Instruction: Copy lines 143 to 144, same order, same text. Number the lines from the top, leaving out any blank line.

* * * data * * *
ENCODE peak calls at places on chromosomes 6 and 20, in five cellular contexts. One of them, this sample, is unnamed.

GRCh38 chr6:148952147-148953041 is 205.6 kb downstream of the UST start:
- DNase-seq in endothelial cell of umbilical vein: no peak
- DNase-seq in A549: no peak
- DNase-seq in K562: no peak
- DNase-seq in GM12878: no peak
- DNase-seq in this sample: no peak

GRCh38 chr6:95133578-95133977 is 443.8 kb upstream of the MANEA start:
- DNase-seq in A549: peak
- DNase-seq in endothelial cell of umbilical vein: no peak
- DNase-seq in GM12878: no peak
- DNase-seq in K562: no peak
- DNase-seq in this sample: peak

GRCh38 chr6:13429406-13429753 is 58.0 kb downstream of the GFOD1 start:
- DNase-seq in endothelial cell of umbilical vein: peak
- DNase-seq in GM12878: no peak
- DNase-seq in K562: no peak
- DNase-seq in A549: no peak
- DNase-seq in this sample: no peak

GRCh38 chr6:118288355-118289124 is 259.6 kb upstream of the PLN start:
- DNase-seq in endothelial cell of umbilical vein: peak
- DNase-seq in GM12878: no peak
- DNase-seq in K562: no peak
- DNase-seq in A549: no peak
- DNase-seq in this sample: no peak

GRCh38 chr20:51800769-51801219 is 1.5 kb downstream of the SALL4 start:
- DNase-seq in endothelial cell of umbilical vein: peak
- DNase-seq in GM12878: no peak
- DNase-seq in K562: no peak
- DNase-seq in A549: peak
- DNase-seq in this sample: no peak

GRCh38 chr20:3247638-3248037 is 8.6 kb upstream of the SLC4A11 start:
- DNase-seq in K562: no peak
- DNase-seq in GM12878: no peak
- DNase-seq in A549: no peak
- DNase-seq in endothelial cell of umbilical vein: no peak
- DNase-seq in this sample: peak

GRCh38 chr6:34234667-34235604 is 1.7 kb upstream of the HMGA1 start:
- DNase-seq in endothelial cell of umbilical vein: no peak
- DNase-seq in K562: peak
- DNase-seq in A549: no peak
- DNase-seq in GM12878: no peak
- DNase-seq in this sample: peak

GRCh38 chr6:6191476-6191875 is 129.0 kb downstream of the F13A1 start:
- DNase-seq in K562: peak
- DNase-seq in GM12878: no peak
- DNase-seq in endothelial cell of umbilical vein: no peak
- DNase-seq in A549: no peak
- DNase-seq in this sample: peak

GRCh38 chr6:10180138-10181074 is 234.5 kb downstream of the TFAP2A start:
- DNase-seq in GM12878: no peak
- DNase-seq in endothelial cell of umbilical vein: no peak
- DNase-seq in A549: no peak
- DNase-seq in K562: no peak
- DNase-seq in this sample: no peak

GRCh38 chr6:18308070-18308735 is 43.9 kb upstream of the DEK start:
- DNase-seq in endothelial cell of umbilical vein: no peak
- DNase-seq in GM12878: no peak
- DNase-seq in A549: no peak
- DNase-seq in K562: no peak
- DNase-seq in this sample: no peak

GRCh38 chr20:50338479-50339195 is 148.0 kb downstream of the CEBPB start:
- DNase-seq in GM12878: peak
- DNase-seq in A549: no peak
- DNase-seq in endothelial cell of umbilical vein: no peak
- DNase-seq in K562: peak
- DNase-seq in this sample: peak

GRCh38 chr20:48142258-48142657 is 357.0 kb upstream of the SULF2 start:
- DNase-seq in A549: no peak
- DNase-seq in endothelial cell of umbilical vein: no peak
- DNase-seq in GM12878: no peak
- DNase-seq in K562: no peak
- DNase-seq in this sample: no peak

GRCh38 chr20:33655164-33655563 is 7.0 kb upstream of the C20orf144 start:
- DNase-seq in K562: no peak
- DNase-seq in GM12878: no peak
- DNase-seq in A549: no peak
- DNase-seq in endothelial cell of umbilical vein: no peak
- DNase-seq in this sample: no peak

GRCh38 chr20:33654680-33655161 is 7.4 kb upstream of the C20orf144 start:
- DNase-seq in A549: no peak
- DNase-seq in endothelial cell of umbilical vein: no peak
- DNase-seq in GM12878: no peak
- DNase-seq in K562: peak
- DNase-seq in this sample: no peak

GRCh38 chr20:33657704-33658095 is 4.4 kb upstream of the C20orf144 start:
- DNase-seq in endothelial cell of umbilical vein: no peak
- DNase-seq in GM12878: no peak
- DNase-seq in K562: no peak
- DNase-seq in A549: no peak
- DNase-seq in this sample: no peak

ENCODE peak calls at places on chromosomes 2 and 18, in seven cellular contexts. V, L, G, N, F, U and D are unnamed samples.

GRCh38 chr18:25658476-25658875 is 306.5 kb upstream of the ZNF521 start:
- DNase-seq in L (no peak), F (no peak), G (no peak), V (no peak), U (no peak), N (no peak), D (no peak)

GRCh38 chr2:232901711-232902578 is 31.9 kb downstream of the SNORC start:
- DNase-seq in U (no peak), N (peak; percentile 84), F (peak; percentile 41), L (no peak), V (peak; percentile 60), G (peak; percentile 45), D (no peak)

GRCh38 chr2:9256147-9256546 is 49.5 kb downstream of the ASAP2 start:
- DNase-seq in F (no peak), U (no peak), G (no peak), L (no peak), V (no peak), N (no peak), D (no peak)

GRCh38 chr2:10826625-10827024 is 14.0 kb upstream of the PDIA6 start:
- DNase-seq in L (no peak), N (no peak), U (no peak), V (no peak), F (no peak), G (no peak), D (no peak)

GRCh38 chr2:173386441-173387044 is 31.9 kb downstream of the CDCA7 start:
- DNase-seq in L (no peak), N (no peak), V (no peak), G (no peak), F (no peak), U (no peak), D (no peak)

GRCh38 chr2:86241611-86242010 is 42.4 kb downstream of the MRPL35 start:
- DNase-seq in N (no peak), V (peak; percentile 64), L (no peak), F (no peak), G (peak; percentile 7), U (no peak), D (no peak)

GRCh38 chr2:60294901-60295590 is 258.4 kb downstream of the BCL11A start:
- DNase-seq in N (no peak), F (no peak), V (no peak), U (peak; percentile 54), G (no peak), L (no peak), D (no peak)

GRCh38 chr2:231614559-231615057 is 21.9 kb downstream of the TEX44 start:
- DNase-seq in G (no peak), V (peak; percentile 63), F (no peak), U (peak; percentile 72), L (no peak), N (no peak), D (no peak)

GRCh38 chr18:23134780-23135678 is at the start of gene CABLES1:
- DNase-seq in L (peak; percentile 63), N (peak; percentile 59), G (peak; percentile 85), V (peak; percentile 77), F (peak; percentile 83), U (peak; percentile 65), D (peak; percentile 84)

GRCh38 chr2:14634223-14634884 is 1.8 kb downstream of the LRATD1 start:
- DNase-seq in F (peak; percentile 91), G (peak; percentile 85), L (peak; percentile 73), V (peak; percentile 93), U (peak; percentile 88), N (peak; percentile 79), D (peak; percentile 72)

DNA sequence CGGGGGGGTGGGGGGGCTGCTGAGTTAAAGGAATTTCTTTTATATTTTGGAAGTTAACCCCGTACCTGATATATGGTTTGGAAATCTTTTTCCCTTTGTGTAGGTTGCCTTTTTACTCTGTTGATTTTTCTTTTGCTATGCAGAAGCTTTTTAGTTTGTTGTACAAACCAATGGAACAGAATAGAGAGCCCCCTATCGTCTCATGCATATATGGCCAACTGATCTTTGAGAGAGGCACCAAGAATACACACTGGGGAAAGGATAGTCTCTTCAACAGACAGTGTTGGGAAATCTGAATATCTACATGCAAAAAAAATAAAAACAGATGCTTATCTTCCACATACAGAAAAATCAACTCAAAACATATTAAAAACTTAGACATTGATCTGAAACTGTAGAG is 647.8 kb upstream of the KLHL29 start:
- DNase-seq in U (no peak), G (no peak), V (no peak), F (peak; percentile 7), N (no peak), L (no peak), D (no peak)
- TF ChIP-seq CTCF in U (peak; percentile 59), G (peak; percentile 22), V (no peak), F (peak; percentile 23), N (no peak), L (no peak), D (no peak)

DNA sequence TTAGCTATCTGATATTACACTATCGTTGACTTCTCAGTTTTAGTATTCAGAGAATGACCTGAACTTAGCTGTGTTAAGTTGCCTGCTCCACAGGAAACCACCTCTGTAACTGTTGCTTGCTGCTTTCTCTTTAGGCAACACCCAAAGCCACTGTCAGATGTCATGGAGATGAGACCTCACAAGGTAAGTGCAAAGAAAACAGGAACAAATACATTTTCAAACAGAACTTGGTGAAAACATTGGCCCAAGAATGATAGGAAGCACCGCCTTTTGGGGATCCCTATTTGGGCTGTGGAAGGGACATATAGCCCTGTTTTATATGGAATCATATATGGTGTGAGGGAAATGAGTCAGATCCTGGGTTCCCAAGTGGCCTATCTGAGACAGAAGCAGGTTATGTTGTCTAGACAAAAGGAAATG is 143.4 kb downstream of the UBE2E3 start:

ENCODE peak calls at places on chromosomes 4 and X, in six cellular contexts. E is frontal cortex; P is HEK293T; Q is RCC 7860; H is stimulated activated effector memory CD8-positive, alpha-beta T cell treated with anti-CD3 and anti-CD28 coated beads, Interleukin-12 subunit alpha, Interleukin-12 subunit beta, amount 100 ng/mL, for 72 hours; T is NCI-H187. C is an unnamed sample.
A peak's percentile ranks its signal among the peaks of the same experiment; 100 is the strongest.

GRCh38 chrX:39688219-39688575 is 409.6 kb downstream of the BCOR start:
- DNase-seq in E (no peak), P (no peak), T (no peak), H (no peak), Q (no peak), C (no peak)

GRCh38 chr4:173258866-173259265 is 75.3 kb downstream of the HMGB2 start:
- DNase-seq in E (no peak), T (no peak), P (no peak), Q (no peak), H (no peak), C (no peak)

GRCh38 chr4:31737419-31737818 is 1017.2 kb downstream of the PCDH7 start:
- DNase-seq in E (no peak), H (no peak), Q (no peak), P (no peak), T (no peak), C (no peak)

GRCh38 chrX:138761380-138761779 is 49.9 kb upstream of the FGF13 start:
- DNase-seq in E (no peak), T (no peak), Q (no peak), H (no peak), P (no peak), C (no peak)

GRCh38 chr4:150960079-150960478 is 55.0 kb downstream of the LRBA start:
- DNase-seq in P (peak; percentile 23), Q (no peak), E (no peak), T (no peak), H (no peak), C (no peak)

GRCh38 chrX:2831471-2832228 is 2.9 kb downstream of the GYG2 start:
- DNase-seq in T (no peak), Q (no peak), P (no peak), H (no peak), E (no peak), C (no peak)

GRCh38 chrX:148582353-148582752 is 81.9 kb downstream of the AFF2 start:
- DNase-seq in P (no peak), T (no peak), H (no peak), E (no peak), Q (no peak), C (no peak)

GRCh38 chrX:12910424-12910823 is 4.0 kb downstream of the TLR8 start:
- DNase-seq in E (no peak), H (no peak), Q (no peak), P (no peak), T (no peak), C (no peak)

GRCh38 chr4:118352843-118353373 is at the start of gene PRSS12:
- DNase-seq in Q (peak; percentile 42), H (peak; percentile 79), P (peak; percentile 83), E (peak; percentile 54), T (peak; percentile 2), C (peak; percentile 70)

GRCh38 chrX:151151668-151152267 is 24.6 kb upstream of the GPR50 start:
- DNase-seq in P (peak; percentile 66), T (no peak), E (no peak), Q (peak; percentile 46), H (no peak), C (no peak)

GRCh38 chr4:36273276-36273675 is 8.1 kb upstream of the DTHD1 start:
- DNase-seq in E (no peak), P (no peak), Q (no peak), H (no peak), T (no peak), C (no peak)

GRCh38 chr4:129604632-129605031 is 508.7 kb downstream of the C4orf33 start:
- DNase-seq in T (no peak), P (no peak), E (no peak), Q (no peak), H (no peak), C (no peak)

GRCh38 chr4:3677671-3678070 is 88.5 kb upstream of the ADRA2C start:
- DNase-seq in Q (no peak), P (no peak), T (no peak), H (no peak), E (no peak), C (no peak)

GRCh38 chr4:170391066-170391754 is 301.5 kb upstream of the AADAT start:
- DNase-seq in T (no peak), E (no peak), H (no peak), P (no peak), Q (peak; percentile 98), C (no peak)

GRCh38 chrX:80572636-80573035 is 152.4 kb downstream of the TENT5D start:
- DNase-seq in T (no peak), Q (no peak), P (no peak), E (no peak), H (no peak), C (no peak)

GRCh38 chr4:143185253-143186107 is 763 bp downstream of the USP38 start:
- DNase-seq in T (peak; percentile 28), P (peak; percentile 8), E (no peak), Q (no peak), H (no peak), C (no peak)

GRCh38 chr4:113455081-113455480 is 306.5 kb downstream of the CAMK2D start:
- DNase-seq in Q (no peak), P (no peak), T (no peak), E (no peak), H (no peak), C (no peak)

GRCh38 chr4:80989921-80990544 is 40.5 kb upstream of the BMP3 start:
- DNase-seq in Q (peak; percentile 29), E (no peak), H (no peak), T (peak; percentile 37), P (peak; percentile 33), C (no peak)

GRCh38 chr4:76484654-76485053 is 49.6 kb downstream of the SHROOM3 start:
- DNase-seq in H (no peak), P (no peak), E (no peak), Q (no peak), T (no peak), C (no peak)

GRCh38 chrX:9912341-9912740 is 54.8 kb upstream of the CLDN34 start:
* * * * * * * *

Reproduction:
GRCh38 chr4:3677671-3678070 is 88.5 kb upstream of the ADRA2C start:
- DNase-seq in Q (no peak), P (no peak), T (no peak), H (no peak), E (no peak), C (no peak)